Beech has a strong association with writing. Beech wood tablets were once used as a writing surface, particularly for runic script. The smooth bark of living beech trees continues to be used for carving.

Beech is considered conducive to divination, and it is a recommended wood for wands. I suppose it’s used for wands, rather than staffs, because it is so dense. I recently acquired a prime piece of American Beech, and I’m surprised every time I pick it up by how heavy it is. I am intending to use it as a staff, but I doubt I’ll be able to carry it too far into the woods.

Further Reading:

Dana, “Sacred Tree Profile: American Beech (Fagus Gradiflora) – Magic, Medicine, And Qualities, The Druid’s Garden, July 6, 2015. https://druidgarden.wordpress.com/tag/beech-tree-mythology/

Chris Dunford, “Beech: The Most Beautiful Tree in the Wood,” Nature Explored Photography http://www.nature-explored.com/beech-info.htm

Stan Tekiela, Trees of New York (Cambridge, MN: Adventure Publications, 2006).

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New Post Up at Return to Mago

Owl Head Brook.

I have a post in this week’s Return to Mago eZine: This Disappearing Leadership, in response to what happened at Fayetteville Goddess Festival. It’s about a need to reflect on power and control tactics being used in the Pagan communities.

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Day of Robigus

Drawing by Martin Cilensek.

Troubled by bothersome mold and mildew? There’s a god for that! Robigus is the Roman deity of rust and mildew. His honorary day is April 25. Implicit in the worship of deities who rule over things we find abhorrent is the recognition that these things do have a place — just not in our house, please. Pray to Robigus to keep rust off your ritual tools and mildew from you ritual spaces.

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Retro-Spective

Photo: NASA.

Both Mercury and Venus are retrograde right now, along with Jupiter and Saturn, but don’t freak out just yet.

“Retrograde” simply means that from our Earth perspective the planets are going “backwards” in the sky, although in reality they are tootling along like they always do. The outer planets are retrograde a good part of the time, so Jupiter and Saturn retrograde seems like business as usual, nothing to remark upon. Jupiter, for example, went retrograde in February and will go direct in June before going retrograde again in March of next year. Venus is more significant, as this planet goes retrograde every few years for about six weeks. Venus will go direct in a few days, so that retrograde is about done until June 2020.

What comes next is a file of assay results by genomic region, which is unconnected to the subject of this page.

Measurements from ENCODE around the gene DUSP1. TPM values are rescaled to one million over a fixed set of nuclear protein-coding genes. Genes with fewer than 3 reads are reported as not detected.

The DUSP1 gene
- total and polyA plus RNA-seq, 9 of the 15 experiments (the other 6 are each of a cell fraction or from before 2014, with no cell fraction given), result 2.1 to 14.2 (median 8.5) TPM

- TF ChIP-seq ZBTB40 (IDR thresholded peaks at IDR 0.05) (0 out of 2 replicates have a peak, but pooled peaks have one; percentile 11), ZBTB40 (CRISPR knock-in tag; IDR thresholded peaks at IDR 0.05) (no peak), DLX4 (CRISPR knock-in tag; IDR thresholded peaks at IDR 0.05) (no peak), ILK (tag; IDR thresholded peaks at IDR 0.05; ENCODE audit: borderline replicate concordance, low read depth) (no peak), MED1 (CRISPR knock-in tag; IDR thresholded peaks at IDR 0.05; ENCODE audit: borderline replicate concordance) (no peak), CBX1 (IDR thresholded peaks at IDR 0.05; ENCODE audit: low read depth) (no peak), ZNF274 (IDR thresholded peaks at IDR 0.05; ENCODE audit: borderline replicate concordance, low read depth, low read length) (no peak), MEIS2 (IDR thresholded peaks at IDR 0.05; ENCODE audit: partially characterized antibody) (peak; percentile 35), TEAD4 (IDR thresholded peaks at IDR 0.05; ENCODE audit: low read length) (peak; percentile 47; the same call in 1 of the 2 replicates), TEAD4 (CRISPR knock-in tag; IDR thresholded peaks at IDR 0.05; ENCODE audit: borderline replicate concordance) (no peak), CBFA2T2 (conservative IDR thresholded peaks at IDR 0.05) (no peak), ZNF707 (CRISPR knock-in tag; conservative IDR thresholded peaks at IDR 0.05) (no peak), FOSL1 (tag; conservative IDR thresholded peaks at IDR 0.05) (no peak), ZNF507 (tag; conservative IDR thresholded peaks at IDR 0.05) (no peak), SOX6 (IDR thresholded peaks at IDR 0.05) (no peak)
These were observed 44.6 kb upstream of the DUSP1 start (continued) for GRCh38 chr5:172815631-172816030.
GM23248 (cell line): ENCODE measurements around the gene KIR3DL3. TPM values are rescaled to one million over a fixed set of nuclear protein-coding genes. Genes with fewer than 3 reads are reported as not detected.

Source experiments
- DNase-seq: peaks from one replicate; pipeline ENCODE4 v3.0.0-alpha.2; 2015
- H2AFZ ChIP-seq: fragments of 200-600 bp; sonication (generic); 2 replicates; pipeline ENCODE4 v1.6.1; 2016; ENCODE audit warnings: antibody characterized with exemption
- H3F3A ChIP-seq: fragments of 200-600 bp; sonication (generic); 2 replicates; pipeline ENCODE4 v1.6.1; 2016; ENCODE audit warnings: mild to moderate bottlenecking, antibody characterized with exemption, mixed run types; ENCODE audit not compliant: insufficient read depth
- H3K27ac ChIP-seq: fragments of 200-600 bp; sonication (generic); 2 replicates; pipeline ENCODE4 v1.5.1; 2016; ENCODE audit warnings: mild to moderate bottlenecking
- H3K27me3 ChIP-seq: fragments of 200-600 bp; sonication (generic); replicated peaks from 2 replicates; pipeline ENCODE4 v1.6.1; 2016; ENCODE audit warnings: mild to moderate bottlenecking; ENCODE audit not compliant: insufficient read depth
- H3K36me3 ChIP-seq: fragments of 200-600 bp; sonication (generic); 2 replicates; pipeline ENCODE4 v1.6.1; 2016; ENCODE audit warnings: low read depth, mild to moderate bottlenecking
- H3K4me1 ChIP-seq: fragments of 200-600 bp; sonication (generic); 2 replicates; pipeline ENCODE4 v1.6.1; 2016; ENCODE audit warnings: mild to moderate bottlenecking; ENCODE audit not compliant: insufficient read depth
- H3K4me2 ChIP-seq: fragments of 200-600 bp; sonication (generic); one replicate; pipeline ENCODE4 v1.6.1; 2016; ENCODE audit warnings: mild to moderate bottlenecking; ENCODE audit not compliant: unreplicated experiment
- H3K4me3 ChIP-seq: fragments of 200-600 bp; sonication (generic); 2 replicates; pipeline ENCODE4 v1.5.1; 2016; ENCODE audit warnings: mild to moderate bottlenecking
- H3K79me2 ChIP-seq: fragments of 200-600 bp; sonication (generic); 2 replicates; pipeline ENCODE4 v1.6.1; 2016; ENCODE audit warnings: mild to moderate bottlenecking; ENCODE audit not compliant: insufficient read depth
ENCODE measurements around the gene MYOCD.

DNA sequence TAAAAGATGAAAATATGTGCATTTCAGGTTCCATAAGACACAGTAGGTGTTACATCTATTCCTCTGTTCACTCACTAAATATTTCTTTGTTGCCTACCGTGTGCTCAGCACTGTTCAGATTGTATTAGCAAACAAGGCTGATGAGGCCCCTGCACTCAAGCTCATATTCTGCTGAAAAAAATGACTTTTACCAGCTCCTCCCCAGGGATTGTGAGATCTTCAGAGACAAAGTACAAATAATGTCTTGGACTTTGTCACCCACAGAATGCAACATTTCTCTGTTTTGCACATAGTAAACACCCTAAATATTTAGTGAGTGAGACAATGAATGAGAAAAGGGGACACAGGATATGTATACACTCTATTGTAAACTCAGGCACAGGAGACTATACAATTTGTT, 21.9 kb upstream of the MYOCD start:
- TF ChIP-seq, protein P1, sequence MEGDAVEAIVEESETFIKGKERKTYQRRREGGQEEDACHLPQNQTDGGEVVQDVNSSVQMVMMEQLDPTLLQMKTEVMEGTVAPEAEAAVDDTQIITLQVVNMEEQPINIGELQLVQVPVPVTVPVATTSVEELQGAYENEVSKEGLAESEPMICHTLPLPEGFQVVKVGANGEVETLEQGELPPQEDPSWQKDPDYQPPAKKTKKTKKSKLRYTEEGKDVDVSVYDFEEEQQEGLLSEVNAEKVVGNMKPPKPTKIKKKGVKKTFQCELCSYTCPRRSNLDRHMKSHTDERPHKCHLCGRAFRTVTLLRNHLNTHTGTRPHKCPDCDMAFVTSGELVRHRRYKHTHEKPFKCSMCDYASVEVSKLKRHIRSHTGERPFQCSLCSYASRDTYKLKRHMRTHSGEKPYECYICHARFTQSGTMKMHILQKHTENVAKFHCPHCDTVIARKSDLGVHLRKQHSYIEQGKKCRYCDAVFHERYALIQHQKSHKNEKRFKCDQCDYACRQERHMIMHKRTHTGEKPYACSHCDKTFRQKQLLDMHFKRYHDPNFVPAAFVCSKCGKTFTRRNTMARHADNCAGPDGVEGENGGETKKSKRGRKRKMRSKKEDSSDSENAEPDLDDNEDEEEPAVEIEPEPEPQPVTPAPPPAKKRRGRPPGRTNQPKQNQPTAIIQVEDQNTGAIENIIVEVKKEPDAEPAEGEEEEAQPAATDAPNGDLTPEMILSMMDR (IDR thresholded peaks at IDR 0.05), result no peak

So what about Mercury? That’s the retrograde people have learned to fear. I have written before on this blog how retrograde Mercury is a shift in attention, usually toward an area that has not been getting much focus. I recommend taking another look at this post.

My understanding of retrogrades, and particularly Mercury retrograde, is undergoing another transformation. I am especially taking exception to the admonition frequently given that the problems of Mercury retrograde are “your own damn fault. If you’d just been conscientious about your diet/maintenance/bookkeeping you wouldn’t have anything to fear from Mercury retrograde.” I don’t like this perspective because, for one thing, we can’t focus everywhere at once: our lives are too complex. The shift in attention may be needed, if unwelcome, but it’s not necessarily a punishment. You may have to take “lessons” from what happens at this time or you may not, depending on the situation. Whatever happens, you will find yourself preoccupied with things you don’t normally think too much about, though they will (probably) not be bizarre or highly unusual things.